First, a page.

Here’s something else Beth taught me about praying for my marriage:

Be shrewd as a serpent, innocent as a dove.

It comes from Matthew 10 and deals with persecution. Beth expanded this by urging us to remain pure of heart and to maintain all hope, but to face the fact that the enemy wages war on our husbands daily. She taught me to pray shrewdly that Robert would have eyes only for me and be able to resist the temptation that will inevitably come.

Imagine what happens when both spouses pray along those lines for each other? It’s something that transcends mere compatibility, I can tell you that for sure.

Whether it be silly things like dry erase markers or serious issues like parenting (and don’t even get me started on purchasing appropriate wedding gifts for others or timeliness in returning emails and phone calls), Robert and I are incompatible in many ways.

But we are happy. Happy in the gospel of Christ and therefore in each other – for better or for worse, for richer or for poorer, in sickness and in health – conflict or compatibility, until death do us part.

So today, and with much gratitude to God, we celebrate 25 years of happy incompatibility.

Crosswalk Camp “Flight Plan” photo – 2014
Allyson, our camp director, had all the campers and chaperones pray for us this year in celebration of our anniversary. Truly an overwhelming blessing.

P.S. Beth’s marriage has been anything but ease and compatibility. Want to be greatly encouraged regarding your marital incompatibility? Then read this post by Beth on their 38th anniversary.

Not convinced enough to click? Here’s an excerpt to help with that…

We don’t just kiss on our anniversary. We high five.

I’m really reluctant to do what I’m about to do because what if he and I get into the biggest fight of our lives tonight and I maniacally hurl all his fishing gear and deer heads and forty pair of unders in the front yard? I’ve never done that before but I’ve always known I had it in me. I’ve always kept my pitching arm in shape for such a time as this. And what if one of the neighbors videos us and I end up on the YouTube cussing? I’ve never been one to cuss much but, if I’m ever going to have a cussing conniption, it will be my luck to have it on the YouTube. One time I did try to leave Keith and he said, “Go right ahead. Leave me. But you’ll look in your rearview mirror and there I will be and not because I like you any better than you like me. Because I don’t. But because we are married and married we’ll stay.” Keith never was a great Catholic except about the one thing I wished he’d been more Baptist about: splitting.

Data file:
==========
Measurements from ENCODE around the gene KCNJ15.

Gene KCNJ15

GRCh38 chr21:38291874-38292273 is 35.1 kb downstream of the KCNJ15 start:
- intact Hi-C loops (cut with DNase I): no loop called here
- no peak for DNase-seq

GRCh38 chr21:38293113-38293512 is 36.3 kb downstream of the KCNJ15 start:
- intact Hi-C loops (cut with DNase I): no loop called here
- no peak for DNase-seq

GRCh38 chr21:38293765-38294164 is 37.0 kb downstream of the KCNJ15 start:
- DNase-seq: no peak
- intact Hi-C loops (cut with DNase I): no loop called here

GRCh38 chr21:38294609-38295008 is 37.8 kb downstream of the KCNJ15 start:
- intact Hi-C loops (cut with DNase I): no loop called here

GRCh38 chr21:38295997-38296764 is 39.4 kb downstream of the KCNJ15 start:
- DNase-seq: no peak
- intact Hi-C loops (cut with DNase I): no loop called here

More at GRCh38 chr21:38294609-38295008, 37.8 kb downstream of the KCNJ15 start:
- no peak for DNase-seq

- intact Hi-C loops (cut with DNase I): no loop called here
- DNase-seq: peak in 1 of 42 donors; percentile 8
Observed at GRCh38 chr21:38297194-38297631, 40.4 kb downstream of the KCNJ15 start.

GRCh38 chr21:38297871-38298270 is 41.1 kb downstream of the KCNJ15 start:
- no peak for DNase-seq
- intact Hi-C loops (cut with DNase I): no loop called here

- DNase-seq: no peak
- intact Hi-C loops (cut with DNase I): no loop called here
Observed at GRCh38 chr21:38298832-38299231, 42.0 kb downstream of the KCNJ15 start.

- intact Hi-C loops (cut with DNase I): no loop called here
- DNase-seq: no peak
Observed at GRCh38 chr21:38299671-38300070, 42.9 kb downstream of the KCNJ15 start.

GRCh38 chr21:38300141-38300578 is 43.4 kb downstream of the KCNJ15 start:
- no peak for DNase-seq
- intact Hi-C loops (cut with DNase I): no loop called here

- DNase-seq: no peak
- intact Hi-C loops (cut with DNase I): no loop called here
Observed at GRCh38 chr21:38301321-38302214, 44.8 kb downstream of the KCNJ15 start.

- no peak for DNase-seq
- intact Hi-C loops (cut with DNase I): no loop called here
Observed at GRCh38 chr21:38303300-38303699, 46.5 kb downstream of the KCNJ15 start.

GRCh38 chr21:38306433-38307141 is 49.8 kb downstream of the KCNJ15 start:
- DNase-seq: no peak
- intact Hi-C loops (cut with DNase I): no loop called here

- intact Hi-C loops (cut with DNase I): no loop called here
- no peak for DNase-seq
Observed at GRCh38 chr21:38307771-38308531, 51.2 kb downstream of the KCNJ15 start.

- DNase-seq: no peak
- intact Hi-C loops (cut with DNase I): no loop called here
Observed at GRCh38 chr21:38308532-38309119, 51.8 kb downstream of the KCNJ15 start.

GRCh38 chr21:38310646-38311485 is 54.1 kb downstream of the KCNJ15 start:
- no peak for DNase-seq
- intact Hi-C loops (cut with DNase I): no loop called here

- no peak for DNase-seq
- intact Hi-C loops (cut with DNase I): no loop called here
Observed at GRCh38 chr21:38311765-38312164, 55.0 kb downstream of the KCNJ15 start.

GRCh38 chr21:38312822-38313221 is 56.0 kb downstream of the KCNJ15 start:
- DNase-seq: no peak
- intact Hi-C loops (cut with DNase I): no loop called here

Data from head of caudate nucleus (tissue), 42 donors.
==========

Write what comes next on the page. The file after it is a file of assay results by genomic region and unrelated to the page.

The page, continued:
(She cracks me up.)

And here’s a poem she wrote about marriage, in which she also urges a young bride to “pray to love his tender touch and want his gentle kiss.”

 

Greece Is The Word (One More Week!)

I couldn’t help myself with that title. You guys know it refers to one of my favorite childhood movies and musicians, because even at age eight I was already a big Olivia fan. Thankfully, almost all innuendos were completely lost on me at the time. Being in second grade meant it was all purely “isn’t she so pretty?” and “isn’t her voice so beautiful?” and “aren’t they so romantic?”

Now, forty years later, I can be much more spiritual (though I can still quote the movie) and say that my title here refers to the WORD (God’s Word in the New Testament, that is) being originally written in Greek. So, Greek is the Word…or the Word is in Greek.

The point is, we’re going to Greece!

(Lord willing, of course. And there have been a few twinges of fear and apprehension that it might not be His will, but so far, so good.)

 It’s an anniversary trip, and we leave on August 1 (one week from today!) which will be our actual 25th wedding anniversary.

One afternoon in April after an out-of town trip, Robert had a freshly cleaned house these things waiting for me on the table when I arrived home.

25 years of marriage seemed to us like something to celebrate, something to commemorate in a special way, and we’ve really never done anything quite like this before – well, except for that one time we went to Switzerland almost 10 years ago. (Hi, Romy!)

My memory is fuzzy on our 5th anniversary – probably because we had a two year old (Kory) and an infant (3 month old Cooper) at the time, but I think we may have gone to a bed & breakfast in Guthrie, Oklahoma. (Not exactly a romantic destination.) Robert’s parents stayed at our house in Stillwater with Kory, and we took Cooper with us.